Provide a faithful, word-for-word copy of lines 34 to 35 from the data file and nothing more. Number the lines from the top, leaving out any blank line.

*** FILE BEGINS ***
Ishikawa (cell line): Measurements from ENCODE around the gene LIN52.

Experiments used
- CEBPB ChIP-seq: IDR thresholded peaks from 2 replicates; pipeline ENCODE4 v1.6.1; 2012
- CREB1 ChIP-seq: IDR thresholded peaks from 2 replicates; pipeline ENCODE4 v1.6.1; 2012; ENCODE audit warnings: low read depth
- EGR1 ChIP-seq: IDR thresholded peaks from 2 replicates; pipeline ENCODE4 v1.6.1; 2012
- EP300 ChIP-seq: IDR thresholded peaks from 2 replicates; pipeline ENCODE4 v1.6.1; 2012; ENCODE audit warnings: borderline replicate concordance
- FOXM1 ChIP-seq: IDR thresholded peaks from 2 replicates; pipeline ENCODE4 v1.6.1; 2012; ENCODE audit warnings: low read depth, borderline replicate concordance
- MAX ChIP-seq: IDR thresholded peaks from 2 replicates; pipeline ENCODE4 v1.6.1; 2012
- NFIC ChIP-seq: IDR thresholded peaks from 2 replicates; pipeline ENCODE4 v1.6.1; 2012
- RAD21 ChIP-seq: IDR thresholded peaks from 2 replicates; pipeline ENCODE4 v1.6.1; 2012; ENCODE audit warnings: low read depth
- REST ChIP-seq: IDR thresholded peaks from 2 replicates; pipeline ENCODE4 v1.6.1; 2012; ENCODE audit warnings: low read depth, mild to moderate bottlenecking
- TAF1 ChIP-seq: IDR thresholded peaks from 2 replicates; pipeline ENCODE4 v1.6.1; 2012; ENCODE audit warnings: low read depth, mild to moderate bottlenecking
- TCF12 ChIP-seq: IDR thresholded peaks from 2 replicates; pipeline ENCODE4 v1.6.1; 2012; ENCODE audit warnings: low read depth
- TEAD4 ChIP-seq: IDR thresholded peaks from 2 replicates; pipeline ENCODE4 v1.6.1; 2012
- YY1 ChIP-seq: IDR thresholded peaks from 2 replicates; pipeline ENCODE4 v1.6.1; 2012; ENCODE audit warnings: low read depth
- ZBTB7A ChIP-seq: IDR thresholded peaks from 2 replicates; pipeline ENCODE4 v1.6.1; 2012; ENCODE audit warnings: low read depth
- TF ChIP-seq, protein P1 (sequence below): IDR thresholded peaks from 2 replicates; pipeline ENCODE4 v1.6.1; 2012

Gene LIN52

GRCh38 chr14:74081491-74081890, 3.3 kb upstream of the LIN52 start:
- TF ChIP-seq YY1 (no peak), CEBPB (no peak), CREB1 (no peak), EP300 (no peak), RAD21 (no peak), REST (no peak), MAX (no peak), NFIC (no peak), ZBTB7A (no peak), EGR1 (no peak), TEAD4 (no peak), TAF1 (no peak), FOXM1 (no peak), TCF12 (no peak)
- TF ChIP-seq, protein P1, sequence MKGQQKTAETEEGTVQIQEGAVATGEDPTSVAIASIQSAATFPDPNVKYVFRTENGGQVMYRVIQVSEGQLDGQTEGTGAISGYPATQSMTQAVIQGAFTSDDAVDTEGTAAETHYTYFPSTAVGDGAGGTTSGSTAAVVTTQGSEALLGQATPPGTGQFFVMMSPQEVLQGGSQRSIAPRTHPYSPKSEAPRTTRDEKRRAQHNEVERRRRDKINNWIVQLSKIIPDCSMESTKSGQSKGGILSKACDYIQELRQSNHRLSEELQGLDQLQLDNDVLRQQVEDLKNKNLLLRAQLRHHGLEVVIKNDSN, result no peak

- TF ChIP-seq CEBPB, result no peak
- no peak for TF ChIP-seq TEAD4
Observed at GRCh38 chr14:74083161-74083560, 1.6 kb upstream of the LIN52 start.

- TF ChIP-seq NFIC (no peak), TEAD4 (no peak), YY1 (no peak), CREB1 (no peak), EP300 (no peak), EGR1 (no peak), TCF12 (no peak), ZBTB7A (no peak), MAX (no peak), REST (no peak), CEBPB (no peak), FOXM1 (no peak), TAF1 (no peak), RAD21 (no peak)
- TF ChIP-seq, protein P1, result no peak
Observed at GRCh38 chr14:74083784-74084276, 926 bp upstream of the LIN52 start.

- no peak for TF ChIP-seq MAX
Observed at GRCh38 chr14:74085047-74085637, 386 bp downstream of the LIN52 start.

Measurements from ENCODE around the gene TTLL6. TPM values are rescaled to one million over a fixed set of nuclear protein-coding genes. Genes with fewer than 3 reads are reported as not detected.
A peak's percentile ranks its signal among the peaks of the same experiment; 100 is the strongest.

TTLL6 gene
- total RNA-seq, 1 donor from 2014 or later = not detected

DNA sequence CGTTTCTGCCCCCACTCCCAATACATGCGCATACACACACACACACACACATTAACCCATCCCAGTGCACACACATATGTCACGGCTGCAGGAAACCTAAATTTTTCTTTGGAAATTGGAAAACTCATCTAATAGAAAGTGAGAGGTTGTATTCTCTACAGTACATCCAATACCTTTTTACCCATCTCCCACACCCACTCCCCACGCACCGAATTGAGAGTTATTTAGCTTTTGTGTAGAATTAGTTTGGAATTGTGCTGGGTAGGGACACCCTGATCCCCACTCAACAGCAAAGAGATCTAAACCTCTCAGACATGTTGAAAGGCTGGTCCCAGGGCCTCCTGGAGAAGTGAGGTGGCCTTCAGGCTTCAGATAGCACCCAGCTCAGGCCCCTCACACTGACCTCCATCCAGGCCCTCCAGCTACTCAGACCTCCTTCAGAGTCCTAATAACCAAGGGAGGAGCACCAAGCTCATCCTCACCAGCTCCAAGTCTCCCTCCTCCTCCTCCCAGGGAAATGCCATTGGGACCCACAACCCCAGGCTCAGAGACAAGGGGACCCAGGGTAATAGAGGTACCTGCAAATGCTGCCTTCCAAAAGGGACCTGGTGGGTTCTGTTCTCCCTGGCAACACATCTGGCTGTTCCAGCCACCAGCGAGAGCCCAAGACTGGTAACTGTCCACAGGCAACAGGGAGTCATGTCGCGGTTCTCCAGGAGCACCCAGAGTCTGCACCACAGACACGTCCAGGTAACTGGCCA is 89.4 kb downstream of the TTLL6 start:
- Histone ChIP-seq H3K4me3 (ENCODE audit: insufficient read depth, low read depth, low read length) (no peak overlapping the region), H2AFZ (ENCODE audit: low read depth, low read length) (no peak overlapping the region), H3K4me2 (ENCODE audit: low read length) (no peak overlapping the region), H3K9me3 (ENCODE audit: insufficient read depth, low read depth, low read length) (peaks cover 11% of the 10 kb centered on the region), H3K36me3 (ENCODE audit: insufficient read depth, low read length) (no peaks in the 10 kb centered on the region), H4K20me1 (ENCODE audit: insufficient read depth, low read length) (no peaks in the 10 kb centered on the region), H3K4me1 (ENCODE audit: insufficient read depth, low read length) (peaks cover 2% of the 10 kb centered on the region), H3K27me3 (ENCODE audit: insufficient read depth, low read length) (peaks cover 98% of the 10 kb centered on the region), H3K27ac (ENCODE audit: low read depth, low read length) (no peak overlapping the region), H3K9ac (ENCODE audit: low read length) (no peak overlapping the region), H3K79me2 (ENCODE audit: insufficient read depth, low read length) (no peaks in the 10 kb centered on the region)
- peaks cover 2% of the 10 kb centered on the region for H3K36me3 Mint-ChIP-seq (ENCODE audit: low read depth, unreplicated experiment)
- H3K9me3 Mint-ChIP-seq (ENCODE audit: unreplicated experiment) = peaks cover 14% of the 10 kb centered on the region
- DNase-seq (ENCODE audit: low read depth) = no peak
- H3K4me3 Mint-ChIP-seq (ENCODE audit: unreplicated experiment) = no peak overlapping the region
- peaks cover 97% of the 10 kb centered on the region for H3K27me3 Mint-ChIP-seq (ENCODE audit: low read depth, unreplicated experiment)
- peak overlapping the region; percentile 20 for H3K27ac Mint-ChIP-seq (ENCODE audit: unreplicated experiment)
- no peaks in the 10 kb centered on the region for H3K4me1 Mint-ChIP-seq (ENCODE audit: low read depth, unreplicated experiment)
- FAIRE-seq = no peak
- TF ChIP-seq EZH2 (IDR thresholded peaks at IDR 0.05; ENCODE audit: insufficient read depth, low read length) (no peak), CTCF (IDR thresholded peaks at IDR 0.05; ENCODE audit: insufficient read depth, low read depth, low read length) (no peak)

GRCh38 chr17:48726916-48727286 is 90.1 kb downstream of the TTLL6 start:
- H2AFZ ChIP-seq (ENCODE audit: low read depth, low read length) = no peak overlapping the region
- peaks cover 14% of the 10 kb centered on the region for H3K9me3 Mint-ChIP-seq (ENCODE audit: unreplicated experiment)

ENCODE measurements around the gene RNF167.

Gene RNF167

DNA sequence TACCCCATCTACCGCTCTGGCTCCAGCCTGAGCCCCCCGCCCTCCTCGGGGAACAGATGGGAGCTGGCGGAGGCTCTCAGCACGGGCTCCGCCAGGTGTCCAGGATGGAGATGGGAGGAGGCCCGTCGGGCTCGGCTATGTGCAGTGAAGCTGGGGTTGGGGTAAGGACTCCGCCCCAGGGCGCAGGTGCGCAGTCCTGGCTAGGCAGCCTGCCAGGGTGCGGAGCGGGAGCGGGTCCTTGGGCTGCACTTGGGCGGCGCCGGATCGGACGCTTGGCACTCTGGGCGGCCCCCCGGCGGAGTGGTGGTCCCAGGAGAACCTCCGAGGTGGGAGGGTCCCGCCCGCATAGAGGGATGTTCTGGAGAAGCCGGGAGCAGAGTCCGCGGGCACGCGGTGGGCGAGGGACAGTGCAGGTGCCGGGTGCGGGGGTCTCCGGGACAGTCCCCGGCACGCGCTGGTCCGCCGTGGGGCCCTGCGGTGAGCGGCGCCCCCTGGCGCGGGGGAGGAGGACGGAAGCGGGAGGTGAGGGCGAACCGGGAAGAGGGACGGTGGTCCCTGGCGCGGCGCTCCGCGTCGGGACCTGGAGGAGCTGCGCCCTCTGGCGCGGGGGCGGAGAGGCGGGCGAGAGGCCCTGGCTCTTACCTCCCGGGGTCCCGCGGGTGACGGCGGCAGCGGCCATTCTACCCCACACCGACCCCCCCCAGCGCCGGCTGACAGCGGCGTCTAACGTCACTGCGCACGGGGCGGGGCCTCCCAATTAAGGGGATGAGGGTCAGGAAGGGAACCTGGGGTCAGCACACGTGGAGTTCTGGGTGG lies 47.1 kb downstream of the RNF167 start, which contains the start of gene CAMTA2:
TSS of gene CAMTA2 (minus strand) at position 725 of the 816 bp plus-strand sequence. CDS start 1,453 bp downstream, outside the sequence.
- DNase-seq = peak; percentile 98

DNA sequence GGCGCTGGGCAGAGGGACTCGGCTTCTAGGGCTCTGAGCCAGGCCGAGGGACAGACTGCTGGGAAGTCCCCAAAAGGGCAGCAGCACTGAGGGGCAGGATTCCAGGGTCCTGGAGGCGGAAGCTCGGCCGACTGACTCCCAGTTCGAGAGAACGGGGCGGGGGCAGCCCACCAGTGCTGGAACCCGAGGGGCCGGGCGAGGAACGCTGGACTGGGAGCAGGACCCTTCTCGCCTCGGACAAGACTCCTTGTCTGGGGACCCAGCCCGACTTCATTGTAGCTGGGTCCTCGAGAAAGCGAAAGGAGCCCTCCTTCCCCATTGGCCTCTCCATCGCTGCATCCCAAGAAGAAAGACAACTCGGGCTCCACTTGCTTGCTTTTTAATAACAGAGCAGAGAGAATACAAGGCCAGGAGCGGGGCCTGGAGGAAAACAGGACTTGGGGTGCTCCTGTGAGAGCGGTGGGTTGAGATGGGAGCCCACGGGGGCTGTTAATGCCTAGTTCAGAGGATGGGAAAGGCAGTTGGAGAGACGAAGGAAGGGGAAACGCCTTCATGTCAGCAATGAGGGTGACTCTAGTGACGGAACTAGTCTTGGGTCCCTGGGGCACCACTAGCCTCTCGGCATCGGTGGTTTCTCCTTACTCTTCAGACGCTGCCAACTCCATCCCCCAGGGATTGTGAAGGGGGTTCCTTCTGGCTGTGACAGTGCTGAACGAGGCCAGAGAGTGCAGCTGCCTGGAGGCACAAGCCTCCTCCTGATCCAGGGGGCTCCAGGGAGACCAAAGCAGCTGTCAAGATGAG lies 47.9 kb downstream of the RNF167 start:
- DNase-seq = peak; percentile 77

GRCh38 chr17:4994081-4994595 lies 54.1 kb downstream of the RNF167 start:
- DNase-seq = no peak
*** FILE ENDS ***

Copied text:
DNA sequence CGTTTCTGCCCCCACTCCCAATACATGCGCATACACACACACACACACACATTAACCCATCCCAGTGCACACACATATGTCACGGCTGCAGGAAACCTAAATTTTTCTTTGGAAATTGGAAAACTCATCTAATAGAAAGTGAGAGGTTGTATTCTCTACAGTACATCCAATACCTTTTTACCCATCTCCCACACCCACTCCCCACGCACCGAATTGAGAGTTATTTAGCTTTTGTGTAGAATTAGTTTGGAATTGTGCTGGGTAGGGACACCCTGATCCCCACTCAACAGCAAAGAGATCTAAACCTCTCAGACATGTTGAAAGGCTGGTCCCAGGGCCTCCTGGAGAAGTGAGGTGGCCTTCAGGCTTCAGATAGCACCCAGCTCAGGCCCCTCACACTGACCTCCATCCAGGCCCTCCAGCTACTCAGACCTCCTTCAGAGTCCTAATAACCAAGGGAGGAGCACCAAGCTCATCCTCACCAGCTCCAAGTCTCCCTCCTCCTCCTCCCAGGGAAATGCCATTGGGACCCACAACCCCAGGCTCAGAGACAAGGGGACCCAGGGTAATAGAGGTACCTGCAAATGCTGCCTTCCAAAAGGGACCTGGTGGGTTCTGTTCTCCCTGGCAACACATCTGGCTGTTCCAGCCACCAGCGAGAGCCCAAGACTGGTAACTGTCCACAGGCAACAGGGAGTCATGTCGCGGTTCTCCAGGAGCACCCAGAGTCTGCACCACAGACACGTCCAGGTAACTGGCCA is 89.4 kb downstream of the TTLL6 start:
- Histone ChIP-seq H3K4me3 (ENCODE audit: insufficient read depth, low read depth, low read length) (no peak overlapping the region), H2AFZ (ENCODE audit: low read depth, low read length) (no peak overlapping the region), H3K4me2 (ENCODE audit: low read length) (no peak overlapping the region), H3K9me3 (ENCODE audit: insufficient read depth, low read depth, low read length) (peaks cover 11% of the 10 kb centered on the region), H3K36me3 (ENCODE audit: insufficient read depth, low read length) (no peaks in the 10 kb centered on the region), H4K20me1 (ENCODE audit: insufficient read depth, low read length) (no peaks in the 10 kb centered on the region), H3K4me1 (ENCODE audit: insufficient read depth, low read length) (peaks cover 2% of the 10 kb centered on the region), H3K27me3 (ENCODE audit: insufficient read depth, low read length) (peaks cover 98% of the 10 kb centered on the region), H3K27ac (ENCODE audit: low read depth, low read length) (no peak overlapping the region), H3K9ac (ENCODE audit: low read length) (no peak overlapping the region), H3K79me2 (ENCODE audit: insufficient read depth, low read length) (no peaks in the 10 kb centered on the region)